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How the West has fallen

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A huge program-changing win for the Washington Huskies simultaneously digs an even deeper hole for the West in March.

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NCAA Basketball: Arizona at Washington Jennifer Buchanan-USA TODAY Sports

A side effect of UW’s statement upset of the Cats yesterday: The West’s already-bad prospects for a high seed just got worse.

Every year, there are 8 sub-regional sites for MBB March Madness, hosting two groups of 4 teams each. Two of those sites are always somewhere in the Western US (defined here as the everything West of the approximately North-South line of Montana, Wyoming, Colorado, and New Mexico). This year, San Diego and Boise are the two Western host cities.

The top 4 seeds in each region are “protected” by the selection committee as much as it is possible, keeping them closer to home. If it always seems like Duke and North Carolina are playing the first two rounds of the tourney somewhere in the Carolinas and Kansas is playing somewhere on the South Plains, that’s not your mind playing tricks on you – it’s because they pretty much always are.

However, because the sites are predetermined, there are bound to be more teams earning a top-4 seed than available geographically-friendly options for certain parts of the country, while too many options with not enough teams to fill them in another region. This year, there’s too many good teams all trying to fit into the Charlotte, Pittsburgh, and Detroit regions that are in the running for a high seed (Virginia, Duke, Clemson, UNC, Nova, Cincinnati, Xavier, Purdue, and Michigan State, with Rhode Island and West Virginia in the mix, too).

Quite often, there are not 4 Western teams good enough to fill up the 4 spots reserved for highly-seeded Western teams, but there’s usually 2 or 3. This year, the only team that seems somewhat likely to earn a protected seed in the West is Arizona, and even the Wildcats getting a high seed isn’t a sure thing – many bracketologists have UA around a 4 seed with a month of games left to go.

I did a bit of research (Wikipedia, you are the best) to figure out just how unusual this season is. A quick snapshot at who has ended up being a top-4 seed in the West over the last 5 years:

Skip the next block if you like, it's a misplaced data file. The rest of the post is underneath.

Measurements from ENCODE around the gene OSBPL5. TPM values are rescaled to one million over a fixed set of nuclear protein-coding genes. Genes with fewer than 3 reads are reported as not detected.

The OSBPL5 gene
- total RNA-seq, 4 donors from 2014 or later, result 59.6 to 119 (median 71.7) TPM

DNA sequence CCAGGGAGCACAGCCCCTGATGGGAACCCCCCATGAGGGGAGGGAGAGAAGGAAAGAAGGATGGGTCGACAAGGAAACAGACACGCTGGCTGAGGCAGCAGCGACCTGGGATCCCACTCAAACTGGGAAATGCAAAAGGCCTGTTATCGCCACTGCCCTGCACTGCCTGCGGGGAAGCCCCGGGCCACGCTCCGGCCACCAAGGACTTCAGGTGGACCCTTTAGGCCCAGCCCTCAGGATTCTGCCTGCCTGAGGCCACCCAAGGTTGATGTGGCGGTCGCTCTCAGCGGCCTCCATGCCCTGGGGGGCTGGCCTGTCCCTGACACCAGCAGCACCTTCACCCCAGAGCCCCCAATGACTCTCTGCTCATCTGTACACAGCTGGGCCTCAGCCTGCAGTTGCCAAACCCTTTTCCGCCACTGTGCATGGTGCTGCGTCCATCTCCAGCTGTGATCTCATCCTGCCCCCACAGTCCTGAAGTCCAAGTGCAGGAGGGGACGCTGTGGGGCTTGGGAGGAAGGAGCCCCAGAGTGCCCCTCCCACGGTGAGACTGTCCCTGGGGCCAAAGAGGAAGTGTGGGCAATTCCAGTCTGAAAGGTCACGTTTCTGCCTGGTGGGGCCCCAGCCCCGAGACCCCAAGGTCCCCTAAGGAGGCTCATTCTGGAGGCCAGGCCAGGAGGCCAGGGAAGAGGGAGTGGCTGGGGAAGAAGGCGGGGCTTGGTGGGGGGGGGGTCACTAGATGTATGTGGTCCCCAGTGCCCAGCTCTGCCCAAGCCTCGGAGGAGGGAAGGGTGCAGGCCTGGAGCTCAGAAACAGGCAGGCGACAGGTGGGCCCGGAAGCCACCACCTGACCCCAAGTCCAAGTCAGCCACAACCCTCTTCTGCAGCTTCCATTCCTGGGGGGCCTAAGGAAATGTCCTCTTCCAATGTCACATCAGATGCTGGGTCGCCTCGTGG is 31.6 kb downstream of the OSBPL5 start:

2017 – 4 teams (Salt Lake City, UT and Sacramento, CA hosting)

(West #1) Gonzaga (Salt Lake City)

(West #2) Arizona (Salt Lake City)

(MW #3) Oregon (Sacramento)

(South #3) UCLA (Sacramento)

2016 – 3 teams (Spokane, WA and Denver, CO)

(West #1) Oregon (Spokane)

(MW #3) Utah (Denver)

(South #4) California (Spokane)

Problem child: (MW #4) Iowa State (Denver)

2015 – 2 teams (Seattle, WA and Portland, OR)

(West #2) Arizona (Portland)

(South #2) Gonzaga (Seattle)

Problem children: (South #4) Georgetown (Portland) and (East #4) Louisville (Seattle)

2014 – 3 teams (San Diego, CA and Spokane, WA)

(West #1) Arizona (San Diego)

(West #4) San Diego State (Spokane)

(South #4) UCLA (San Diego)

Problem child: (East #4) Michigan State (Spokane)

2013 – 2 teams (Salt Lake City, UT and San Jose, CA)

(West #1) Gonzaga (Salt Lake City)

(West #3) New Mexico (Salt Lake City)

Problem children: (MW #4) Saint Louis (San Jose) and (East #4) Syracuse (San Jose)

2012 is the last time the West had as bad a showing as this year. Not a single team in the top 4 seed lines was from the Western US, causing the games in Portland, OR and Albuquerque, NM to feature top seeds of #4 Indiana, #4 Louisville, #4 Wisconsin, and #3 Baylor (however, Waco is in Central Texas, the Bears were closer to Albuquerque than any other option – no sites in TX/LA/OK/KS that year – so the Bears got put there by choice, not by force). But that’s still 3 teams that definitely did not want to be out West.

There are 7 D1 conferences with at least one team in the Western US, but 4 of them have not gotten a somewhat highly seeded team in a long time (if ever): Big Sky, Big West, Western Athletic (about half in PT/MT) and the Summit League (just Denver University). That leaves the Pac-12, West Coast, and Mountain West as the options.